Unlike Rob Marshall’s orgiastic success with the current film version of Chicago, Joseph Mankiewicz’s movie musical of Guys and Dolls was a blister on the genre’s reputation. “The Broadway version is legendary; the movie provides no clue as to why,” wrote the late film critic Pauline Kael. If you can think of Marlon Brando and Richard Gere in the same realm (and why can’t you?), contrast audiences’ surprised giddiness at Gere’s performance in Chicago with their bruising disdain for Brando’s in Guys and Dolls. All these years later, people say, “That’s right, I forgot. There was a Guys and Dolls movie.”
When Peter Altman, the Missouri Repertory Theatre’s artistic director, announced last year that he was staging Guys and Dolls, he defended the show by slyly referencing the wan movie and every amateurish high school drama department. He understood that people knew the musical because they’d seen their kids or nieces and nephews in it, not because they’d heard the original-cast album, featuring Robert Alda and Vivian Blaine, or seen the snazzy 1990s revival with Nathan Lane and Faith Prince. In other words, Altman said, the show deserved an encore.
For the most part, the Rep’s Guys and Dolls is what the musical was meant to be. It’s not the perfect show, as some attest, especially when the book by Jo Swerling and Abe Burrows drags scenes out to the breaking point. Nor is this the ultimate production. Daniel Pelzig’s choreography is repetitive (the men make running slides seemingly dozens of times), and when there is supposed to be synchronicity, a number of the dancers’ limbs are disinclined to move together. Bill Forrester’s sets are serviceable and functional but not at all original.
When it all comes together, though, as in the exhilarating “Sit Down, You’re Rockin’ the Boat,” near the close of the show, it almost feels as if there’s never been a more impassioned blend of music, lyrics and delivery on the Rep’s stage. Thanks to Richard Ruiz’s excellent performance as Nicely-Nicely Johnson and a breathlessly energetic cast, the show becomes a blinding diamond in the rough.
Based on the writings of Damon Runyon, with witty, tongue-twisting lyrics and embraceable music by Frank Loesser, Guys and Dolls is about the New York underground when that term meant fairly harmless guys who would shoot craps and dolls who would bump and grind at sexy nightclubs like The Hot Box. Two of those, Nathan Detroit (Joel Blum) and Miss Adelaide (Tia Speros), have been engaged for fourteen years as the show opens; you’d call them commitment-phobic if they didn’t exhibit so much commitment to their sinful vocations. Cutting like a butter knife through this colorful world of petty crime is a small troupe from the Salvation Army, led by the paternal Arvide Abernathy (Gary Neal Johnson) and his proper granddaughter, Sarah Brown (Jane Bodle). Their mission to save souls sends shivers through the neon streets.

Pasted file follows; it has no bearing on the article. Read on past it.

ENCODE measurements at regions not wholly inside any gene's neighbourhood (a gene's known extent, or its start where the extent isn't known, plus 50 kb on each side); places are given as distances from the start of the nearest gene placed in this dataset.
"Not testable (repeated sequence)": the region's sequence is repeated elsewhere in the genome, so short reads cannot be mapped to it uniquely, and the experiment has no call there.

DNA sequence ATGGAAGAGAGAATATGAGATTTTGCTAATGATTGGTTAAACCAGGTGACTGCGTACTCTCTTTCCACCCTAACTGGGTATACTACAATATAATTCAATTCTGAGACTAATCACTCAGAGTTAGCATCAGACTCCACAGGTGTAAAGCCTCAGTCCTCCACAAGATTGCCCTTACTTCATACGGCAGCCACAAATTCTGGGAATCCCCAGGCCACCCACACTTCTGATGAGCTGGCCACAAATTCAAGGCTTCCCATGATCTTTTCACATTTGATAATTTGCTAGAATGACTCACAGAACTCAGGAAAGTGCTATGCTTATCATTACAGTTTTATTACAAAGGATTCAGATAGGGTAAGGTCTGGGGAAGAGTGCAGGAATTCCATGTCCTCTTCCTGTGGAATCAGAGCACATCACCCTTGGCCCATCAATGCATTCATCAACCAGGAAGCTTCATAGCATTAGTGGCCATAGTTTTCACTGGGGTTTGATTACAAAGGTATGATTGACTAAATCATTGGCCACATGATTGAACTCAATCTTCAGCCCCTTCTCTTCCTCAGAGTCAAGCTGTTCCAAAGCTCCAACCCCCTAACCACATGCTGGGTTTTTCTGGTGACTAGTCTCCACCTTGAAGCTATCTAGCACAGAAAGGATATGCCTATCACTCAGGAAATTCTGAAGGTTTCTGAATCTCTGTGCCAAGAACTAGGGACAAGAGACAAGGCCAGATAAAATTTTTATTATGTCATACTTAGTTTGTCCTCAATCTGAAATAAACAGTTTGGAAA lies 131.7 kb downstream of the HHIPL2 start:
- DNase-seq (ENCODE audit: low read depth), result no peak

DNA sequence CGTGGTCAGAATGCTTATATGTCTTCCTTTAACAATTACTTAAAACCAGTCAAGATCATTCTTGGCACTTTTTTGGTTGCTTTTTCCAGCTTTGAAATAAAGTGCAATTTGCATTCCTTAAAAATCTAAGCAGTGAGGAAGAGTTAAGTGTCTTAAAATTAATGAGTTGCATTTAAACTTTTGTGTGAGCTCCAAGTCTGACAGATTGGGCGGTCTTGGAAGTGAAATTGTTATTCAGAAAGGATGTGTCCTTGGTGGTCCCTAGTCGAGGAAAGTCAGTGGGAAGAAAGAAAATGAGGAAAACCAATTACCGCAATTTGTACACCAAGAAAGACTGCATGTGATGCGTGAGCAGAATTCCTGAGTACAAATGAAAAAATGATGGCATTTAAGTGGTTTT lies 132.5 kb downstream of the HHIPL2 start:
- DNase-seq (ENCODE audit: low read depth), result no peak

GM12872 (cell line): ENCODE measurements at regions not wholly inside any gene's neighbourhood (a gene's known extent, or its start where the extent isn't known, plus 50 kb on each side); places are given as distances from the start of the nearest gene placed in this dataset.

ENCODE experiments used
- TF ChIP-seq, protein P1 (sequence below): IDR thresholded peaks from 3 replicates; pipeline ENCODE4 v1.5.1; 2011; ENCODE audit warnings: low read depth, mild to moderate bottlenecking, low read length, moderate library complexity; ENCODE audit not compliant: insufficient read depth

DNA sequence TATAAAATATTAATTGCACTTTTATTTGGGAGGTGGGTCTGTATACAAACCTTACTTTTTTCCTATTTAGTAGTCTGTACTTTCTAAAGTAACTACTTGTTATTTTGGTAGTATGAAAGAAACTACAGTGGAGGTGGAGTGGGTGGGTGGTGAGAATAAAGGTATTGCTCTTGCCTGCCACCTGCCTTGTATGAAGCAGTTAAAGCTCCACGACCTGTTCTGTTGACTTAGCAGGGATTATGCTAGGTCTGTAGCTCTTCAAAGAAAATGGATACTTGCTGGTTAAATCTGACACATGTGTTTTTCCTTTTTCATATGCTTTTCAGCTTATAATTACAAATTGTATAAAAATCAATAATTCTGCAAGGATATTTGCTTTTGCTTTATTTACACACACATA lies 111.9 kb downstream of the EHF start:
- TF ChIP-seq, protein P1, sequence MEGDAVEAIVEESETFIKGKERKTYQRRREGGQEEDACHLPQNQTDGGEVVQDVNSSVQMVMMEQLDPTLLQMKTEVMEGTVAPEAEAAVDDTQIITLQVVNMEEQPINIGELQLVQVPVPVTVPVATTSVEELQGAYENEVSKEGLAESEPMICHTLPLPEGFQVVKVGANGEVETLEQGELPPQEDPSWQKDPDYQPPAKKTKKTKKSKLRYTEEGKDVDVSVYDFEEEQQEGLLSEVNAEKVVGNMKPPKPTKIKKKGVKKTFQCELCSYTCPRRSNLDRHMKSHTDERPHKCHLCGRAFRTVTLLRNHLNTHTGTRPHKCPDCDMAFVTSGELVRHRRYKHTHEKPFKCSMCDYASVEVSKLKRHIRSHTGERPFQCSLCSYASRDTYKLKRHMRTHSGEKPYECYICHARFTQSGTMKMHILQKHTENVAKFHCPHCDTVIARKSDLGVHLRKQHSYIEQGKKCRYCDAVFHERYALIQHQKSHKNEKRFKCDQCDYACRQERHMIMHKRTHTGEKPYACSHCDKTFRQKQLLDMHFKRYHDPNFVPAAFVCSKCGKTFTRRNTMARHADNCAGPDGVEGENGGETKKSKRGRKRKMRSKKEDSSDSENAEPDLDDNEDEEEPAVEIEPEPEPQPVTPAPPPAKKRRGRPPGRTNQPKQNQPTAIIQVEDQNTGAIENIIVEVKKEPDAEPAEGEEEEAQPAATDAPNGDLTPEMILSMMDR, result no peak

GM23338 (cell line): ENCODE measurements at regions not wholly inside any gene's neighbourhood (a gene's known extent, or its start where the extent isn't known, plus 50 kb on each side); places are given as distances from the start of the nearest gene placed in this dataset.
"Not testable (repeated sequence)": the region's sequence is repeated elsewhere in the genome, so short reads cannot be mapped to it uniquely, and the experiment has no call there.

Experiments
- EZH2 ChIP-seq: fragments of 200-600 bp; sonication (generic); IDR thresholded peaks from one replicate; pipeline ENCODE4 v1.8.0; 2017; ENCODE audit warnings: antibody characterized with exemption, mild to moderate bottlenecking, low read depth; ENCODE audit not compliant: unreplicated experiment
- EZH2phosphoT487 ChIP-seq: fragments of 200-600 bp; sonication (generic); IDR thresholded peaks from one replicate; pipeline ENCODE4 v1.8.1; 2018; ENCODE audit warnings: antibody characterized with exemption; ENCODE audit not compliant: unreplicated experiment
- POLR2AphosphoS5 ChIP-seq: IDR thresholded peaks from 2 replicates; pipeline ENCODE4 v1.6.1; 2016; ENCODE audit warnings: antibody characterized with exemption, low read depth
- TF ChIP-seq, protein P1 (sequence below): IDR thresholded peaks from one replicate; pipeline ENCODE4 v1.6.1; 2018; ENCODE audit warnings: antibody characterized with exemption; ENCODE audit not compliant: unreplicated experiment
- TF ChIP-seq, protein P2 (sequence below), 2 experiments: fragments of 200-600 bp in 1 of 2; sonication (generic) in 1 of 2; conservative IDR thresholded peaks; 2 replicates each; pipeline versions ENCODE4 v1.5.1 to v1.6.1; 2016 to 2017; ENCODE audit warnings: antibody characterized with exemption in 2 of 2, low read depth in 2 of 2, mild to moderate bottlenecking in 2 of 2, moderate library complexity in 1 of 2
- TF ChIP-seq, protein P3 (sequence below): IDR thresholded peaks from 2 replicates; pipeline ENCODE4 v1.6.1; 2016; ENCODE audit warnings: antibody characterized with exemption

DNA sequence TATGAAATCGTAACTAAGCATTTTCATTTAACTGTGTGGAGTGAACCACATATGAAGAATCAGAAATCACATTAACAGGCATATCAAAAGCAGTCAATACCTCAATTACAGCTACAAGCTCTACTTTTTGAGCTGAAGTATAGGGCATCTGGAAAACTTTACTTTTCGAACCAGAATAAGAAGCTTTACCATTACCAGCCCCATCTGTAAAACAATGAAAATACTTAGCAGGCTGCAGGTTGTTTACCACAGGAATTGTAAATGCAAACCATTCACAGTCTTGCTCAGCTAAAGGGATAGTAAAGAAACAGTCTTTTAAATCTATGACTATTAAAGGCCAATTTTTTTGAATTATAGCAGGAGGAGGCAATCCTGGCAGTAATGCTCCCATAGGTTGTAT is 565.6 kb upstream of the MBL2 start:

When the charismatic Sky Masterson (Matt Farnsworth) slips back into town, Detroit senses that Masterson is itching for a gamble and bets him a thousand smackers he can’t seduce Sarah. If it sounds like the lustful goings-on in Dangerous Liaisons, it’s not nearly that randy; yet Sky succeeds at whizzing Sarah to Havana for the day, where he gets her drunk. Her hangover leaves her feeling enamored with Masterson, who realizes that he, too, has been bitten by the love bug. Director David Ira Goldstein has Sarah’s follow-up song, “If I Were a Bell,” delivered as if she’s describing the effects of the alcohol rather than Sky’s charms, as it’s usually performed. It’s a sophomoric take on their date and it does the actress no favors.
Of the four leading actors, Blum and Speros are the most consistent, giving Nathan and Adelaide their surface sliminess and dizziness while hinting at the smarts (street and otherwise) they possess. Farnsworth is fairly bland for much of the first act (rather like a Ken doll in fancy duds) but seems omnipotent in the second, especially with “Luck Be a Lady.” Bodle is a tad less charming than perhaps Sarah should be. Gary Neal Johnson has a nice scene with the song, “More I Cannot Wish You,” and Vincent Onofrio Monachino (recently in Bat Boy) has mammoth stage presence as a Chicago transplant named Big Jule.
But Richard Ruiz may be the season’s best supporting actor in a musical. His Nicely-Nicely is a warmhearted stooge for much of the play, and then he raises the roof with “Sit Down” There’s certainly more pleasure in the show than this one performance, but Ruiz’s work is without parallel.
Postscript: A two-page ad placed by a group calling itself “Not In Our Name” appeared in the January 27 New York Times, imploring “the highest officers of the land” to temper the slide toward a “new openly imperial policy” with regard to Iraq. In essence, the group of artists, actors, writers and academics asks for a rallying together of those who “repudiate any inference that [war is] being waged in our name.”
The Kansas City actors who have since told me they support the sentiments include Phil Kinen, Melinda McCrary, Ron Megee, David Wayne Reed, Cathy and Dan Barnett, Jennifer Mays, Scott Cordes and Larry Greer. Locals who weighed in from the coasts or on the road were Randall Cohn, Becky Barta, John Rensenhouse and Don Richard.